More than 600 specimens of ∼3.5 Ga-old hydrothermal silica dikes from the North Pole area, Pilbara craton, Western Australia, have been studied petrographically. The kerogens in 44 samples have been analyzed isotopically (C and N) and chemically (C, N, and H). The silica dikes are composed mainly of fine-grained silica (modal abundance: >97%) and are classified into two types by minor mineral assemblages: B(black)-type and G(gray)-type. The B-type silica dikes contain kerogen (0.37 to 6.72 mgC/g; average 2.44 mgC/g, n = 21) and disseminated sulfides, dominantly pyrite and Fe-poor sphalerite. In some cases, carbonate and apatite are also present. Their silica-dominated and sulfide-poor mineral assemblages suggest precipitation from low-temperature reducing hydrothermal fluid (likely 100-200°C). On the other hand, the G-type silica dikes are sulfide-free and concentrations of kerogen are relatively low (0.05 to 0.41 mgC/g; average 0.17 mgC/g, n = 13). They typically contain Fe-oxide (mainly hematite) which commonly replaces cubic pyrite and rhombic carbonate. Some G-types occur along secondary quartz veins. These textures indicate that the G-type silica dikes were formed by postdepositional metasomatism (oxidation) of the B-types, and that the B-types probably possess premetasomatic signatures. The δ13C values of kerogen in the B-types are -38.1 to -33.1‰ (average -35.9‰, n = 21), which are ∼4‰ lower than those of the G-types (-34.5 to -30.0‰; average -32.2‰, n=19), and ∼6‰ lower than bedded chert (-31.2 to -29.4‰; average -30.5‰, n= 4). This indicates the preferential loss of 12C during the metasomatism (estimated fractionation factor: 0.9985). Considering the metasomatic effect on carbon isotopes with probably minor diagenetic and metamorphic overprints, we conclude that the original δ13C values of the kerogen in the silica dikes would have been heterogeneous (∼5‰) and at least some material had initial δ13C values of ≤ -38‰. The inferred 13C-depletions of organic carbon could have been produced by anaerobic chemoautotrophs such as methanogen, but not by aerobic p hotoautotrophs. This is consistent with the estimated physical and chemical condition of the hydrothermal fluid, which was probably habitable for anaerobic and thermophilic/hyperthermophilic chemoautotrophs. Alternatively, the organic matter may have been possibly produced by abiological reaction such as Fischer-Tropsch Type (FTT) synthesis under the hydrothermal condition. However, the estimated condition is inconsistent with the presence of the effective catalysts for the FTT reaction (i.e., Fe-Ni alloy, magnetite, and hematite). These lines of evidence suggest the possible existence of biosphere in the ∼3.5 Ga sub-seafloor hydrothermal system.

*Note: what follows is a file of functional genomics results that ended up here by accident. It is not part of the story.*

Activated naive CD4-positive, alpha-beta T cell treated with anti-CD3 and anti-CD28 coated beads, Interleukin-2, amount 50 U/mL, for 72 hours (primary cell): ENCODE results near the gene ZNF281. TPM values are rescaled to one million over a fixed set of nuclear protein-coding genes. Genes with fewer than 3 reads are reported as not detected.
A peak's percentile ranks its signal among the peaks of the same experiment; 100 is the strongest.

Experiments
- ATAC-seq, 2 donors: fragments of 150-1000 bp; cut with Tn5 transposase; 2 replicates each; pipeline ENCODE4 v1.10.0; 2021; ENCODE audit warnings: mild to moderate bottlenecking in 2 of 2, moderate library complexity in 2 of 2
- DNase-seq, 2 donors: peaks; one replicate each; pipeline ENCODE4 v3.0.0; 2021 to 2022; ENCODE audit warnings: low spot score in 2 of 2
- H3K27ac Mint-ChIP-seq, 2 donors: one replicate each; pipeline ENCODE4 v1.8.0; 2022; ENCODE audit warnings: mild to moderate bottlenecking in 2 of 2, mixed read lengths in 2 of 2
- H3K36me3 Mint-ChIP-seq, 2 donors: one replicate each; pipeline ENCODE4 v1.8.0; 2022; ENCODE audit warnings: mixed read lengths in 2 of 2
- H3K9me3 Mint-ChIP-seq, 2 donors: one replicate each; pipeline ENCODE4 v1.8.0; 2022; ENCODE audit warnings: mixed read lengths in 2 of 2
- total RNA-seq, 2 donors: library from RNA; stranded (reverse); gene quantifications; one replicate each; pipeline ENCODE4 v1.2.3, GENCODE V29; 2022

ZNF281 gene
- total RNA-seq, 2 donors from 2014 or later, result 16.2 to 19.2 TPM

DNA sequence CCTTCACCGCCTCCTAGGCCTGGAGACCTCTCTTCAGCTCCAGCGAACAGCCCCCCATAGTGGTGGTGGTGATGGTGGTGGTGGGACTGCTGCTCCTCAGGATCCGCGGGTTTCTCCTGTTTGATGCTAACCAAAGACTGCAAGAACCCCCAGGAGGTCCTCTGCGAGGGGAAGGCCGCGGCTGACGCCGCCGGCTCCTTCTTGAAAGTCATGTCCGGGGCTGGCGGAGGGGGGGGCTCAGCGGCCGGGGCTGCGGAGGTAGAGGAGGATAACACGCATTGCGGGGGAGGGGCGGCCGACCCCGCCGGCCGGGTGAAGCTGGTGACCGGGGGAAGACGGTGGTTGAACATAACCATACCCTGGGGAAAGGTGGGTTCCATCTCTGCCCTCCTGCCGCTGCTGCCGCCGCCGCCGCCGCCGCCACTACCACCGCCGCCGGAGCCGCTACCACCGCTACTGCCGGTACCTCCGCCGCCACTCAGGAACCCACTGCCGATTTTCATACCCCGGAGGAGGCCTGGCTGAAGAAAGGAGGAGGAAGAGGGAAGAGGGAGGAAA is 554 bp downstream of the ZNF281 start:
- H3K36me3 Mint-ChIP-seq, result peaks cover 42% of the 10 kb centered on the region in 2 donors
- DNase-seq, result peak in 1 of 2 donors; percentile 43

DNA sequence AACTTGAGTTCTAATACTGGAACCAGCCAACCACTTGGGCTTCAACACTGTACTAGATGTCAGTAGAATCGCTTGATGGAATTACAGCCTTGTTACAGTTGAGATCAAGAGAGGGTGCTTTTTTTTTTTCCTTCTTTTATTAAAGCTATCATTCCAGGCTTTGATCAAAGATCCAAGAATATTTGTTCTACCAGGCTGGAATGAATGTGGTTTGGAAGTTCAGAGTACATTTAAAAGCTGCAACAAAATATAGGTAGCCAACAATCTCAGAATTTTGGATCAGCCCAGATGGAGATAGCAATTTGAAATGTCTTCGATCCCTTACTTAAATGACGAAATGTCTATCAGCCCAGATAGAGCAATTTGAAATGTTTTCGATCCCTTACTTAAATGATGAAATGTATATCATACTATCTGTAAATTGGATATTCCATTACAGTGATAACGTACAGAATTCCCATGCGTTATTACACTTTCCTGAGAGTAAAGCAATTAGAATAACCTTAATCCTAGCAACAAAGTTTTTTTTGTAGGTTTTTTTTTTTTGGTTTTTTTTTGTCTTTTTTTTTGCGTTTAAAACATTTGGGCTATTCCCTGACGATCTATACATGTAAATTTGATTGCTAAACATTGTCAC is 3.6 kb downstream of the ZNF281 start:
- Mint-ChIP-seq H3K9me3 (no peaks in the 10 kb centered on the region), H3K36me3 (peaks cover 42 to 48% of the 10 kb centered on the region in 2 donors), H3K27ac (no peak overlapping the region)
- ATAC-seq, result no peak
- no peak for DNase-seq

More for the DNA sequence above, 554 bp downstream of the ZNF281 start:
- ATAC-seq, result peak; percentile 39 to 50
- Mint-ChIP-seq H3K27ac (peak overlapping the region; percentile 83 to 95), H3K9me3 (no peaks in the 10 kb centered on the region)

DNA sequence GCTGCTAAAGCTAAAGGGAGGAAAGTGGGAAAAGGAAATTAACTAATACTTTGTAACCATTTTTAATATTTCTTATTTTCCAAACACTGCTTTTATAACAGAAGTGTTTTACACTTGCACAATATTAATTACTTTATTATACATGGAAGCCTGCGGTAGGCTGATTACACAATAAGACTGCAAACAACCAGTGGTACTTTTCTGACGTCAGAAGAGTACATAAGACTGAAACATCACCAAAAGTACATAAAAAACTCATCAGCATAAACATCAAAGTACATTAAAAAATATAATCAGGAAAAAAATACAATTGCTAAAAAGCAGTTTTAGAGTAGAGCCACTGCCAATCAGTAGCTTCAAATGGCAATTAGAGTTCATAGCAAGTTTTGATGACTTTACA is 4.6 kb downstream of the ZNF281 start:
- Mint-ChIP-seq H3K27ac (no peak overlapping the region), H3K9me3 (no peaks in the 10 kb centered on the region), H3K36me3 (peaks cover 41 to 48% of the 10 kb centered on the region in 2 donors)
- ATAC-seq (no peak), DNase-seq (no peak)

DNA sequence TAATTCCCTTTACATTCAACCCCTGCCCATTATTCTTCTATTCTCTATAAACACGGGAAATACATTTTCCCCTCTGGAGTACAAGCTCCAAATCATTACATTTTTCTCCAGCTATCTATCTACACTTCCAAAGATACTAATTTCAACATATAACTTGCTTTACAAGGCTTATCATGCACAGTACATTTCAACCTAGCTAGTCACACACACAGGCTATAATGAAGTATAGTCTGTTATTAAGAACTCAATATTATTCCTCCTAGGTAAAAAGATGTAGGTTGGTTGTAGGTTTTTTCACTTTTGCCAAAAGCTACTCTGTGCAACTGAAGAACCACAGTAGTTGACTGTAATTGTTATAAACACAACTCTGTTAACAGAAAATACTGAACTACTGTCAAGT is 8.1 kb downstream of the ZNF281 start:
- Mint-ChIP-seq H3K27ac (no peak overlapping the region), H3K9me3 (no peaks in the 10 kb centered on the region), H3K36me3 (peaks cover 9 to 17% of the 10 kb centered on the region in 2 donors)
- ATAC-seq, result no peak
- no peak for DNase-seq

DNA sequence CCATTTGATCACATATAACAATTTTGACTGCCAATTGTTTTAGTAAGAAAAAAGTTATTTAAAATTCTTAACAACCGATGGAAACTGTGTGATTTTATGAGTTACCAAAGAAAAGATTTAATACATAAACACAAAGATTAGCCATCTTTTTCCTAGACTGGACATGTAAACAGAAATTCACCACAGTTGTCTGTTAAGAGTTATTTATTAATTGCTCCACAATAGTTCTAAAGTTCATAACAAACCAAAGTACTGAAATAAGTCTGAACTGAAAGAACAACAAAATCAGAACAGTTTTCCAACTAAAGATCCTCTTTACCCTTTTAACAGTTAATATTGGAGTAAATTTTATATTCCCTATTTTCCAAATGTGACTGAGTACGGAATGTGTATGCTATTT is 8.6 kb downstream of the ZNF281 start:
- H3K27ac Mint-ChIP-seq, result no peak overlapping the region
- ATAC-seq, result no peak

ASJC Scopus subject areas
- Geochemistry and Petrology